Credit rating agency ICRA on Thursday cautioned that if the Government divests majority stake in the Public Sector Banks (PSBs) that were left out of the PSBs consolidation exercise announced by Government of India (GoI) last year, it will be credit negative for them.

The agency expects the deposit franchise for these banks to be monitorable as these deposits could be highly sensitive to their ownership.

Bank of India, Central Bank of India, Bank of Maharashtra, UCO Bank, Indian Overseas Bank and Punjab & Sind Bank were the PSBs that were left out of the consolidation exercise.

GoI owns 83-96 per cent stake in these six banks with a market value of around ₹58,000 crore as on end July 2020.

The agency observed that while the stake sale could result in the GoI to meet part of its divestment targets, it will also save it from the potential future liabilities

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By Gwladys Fouche and Simon Jessop

OSLO/LONDON, Aug 24 (Reuters)Storebrand STB.OL, Norway’s largest private asset manager, has divested from ExxonMobil XOM.N, Chevron CVX.N, Rio Tinto RIO.LRIO.AX and BASF BASFn.DE citing their lobbying practices regarding climate.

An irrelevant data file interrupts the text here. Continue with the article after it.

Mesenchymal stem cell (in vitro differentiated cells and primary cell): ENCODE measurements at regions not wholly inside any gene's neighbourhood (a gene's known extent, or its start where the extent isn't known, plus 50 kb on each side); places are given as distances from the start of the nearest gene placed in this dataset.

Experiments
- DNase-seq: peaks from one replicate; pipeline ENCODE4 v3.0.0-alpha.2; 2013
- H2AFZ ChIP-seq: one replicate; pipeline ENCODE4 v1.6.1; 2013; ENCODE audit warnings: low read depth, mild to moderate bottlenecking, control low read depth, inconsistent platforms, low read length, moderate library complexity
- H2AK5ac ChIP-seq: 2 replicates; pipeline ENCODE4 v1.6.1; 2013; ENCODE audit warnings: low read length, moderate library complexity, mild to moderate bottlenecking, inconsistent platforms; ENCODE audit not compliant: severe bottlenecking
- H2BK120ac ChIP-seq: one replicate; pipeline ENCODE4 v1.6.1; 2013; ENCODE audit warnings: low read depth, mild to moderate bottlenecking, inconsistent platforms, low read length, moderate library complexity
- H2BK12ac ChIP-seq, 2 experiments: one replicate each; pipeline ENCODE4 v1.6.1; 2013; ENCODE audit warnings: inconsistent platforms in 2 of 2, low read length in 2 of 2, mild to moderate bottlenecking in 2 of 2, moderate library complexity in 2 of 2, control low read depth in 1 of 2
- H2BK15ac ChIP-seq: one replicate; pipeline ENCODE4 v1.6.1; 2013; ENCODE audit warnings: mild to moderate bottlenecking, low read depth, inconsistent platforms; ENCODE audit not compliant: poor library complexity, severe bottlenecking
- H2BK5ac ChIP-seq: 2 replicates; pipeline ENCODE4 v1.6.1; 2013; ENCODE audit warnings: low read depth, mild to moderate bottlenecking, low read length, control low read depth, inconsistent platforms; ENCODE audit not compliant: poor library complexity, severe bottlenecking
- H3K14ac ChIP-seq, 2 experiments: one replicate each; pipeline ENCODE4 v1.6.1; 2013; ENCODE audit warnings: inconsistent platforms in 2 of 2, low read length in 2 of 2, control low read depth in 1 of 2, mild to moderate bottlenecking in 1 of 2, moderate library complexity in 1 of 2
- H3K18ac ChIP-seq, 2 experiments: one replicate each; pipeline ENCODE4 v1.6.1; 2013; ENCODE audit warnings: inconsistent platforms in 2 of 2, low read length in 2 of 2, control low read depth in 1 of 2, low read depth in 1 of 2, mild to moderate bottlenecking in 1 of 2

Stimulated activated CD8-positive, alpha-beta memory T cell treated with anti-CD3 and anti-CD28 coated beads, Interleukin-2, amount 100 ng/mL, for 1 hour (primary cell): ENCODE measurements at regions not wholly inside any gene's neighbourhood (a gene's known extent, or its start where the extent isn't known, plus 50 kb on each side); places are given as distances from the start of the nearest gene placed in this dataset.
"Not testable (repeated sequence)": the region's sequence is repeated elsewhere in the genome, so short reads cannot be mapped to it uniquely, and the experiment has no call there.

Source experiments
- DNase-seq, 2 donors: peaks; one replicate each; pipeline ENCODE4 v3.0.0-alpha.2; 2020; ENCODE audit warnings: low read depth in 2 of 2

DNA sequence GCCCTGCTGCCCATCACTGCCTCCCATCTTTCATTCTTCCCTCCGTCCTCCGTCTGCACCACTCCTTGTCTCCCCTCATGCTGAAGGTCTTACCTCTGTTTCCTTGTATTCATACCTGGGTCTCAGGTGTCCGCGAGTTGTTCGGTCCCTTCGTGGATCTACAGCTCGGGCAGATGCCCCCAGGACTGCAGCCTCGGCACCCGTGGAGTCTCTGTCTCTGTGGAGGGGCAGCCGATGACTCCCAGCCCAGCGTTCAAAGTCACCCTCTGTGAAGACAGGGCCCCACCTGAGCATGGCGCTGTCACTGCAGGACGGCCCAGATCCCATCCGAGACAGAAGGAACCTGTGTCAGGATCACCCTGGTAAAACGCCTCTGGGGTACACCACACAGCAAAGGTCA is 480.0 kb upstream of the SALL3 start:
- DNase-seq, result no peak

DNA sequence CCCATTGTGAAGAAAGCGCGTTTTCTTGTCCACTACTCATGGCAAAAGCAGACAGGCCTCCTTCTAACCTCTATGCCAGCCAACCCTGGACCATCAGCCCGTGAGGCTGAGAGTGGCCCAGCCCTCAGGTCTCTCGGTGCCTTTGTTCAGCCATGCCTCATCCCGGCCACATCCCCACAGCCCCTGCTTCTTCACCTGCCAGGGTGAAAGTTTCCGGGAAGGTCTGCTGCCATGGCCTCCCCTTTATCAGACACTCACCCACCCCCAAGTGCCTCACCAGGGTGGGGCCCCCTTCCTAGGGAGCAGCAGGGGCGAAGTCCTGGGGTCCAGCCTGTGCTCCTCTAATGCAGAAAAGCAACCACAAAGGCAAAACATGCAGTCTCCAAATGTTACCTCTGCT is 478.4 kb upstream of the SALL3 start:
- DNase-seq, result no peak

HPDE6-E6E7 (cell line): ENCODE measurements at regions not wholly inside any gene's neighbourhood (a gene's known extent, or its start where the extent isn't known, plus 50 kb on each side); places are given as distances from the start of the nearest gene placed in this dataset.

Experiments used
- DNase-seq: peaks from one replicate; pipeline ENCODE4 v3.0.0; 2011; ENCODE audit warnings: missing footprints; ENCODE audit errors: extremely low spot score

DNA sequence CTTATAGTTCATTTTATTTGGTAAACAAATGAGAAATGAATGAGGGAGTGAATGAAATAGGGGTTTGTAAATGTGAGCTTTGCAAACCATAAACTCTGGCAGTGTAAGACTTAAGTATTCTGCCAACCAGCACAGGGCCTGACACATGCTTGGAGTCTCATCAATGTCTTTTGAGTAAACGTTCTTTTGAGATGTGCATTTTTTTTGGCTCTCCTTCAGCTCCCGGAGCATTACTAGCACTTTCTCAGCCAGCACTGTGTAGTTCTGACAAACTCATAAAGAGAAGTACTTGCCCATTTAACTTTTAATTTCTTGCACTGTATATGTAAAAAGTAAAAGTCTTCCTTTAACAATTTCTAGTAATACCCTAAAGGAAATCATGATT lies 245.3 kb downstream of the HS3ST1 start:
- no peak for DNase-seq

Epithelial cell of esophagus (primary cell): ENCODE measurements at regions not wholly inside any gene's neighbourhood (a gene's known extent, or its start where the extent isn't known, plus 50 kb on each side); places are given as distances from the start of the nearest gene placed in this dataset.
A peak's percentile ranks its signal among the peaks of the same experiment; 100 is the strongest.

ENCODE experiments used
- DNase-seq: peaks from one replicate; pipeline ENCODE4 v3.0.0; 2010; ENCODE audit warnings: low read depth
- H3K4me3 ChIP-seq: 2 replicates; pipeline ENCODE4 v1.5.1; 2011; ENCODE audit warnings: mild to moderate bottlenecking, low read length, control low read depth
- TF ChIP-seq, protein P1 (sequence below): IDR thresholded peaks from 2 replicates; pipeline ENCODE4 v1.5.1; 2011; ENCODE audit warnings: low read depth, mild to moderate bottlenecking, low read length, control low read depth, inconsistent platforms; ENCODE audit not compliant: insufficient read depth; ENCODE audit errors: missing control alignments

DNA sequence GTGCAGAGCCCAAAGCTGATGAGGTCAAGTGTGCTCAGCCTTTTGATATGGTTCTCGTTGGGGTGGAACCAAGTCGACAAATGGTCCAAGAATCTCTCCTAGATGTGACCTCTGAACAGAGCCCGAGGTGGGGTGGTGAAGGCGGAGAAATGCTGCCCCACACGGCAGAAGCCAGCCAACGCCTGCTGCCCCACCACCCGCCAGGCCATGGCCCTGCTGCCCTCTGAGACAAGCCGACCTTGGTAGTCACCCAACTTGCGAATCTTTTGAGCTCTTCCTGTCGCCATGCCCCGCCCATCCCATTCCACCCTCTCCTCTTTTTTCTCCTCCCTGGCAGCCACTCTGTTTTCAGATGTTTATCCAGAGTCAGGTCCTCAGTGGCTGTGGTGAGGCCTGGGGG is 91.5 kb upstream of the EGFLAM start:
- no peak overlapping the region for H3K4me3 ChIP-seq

The stakes were small compared to Storebrand’s $91 billion in assets under management but their sale marks an escalation from the company’s historical preference to engage with companies over such issues.

The move comes amid growing concern about trade groups lobbying to soften green finance rules in Europe.

“If you have corporates that are spending a lot of resources and energy to try to avoid that regulation that is required, that is clearly not supportive and not in the long-term interest of anybody, if you want to reach the climate goals or the (United Nations’) sustainable development goals,” Storebrand Asset Management CEO Jan Erik Saugestad told Reuters.


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a truck driving down a dirt road: Photograph: AFP/Getty Images

© Provided by The Guardian
Photograph: AFP/Getty Images

At this point in history, time does not appear to have been especially kind to the views of the famed economist Milton Friedman.

He may be one of the few recipients of the Nobel memorial prize in economic sciences that non-dismal scientists can actually name (others might be Friedrich Hayek, Joseph Stiglitz, Paul Krugman and, ahem, President Josiah Bartlet from The West Wing) but one of his most famous ideas is looking somewhat dated.

In 1970, Friedman memorably wrote in a New York Times article that businesses existed purely to make money for shareholders, and that executives drivelling on about being “socially responsible” were “preaching pure and unadulterated socialism”. It was powerful stuff, which basically set the tone for US capitalism for 50 years.

a truck driving down a dirt road: BHP’s operation in Pilbara, Australia. The Nest pension fund sold its last share in the FTSE 100 company earlier this month.

© Photograph: AFP/Getty Images
BHP’s operation in Pilbara, Australia. The Nest pension fund sold its last share

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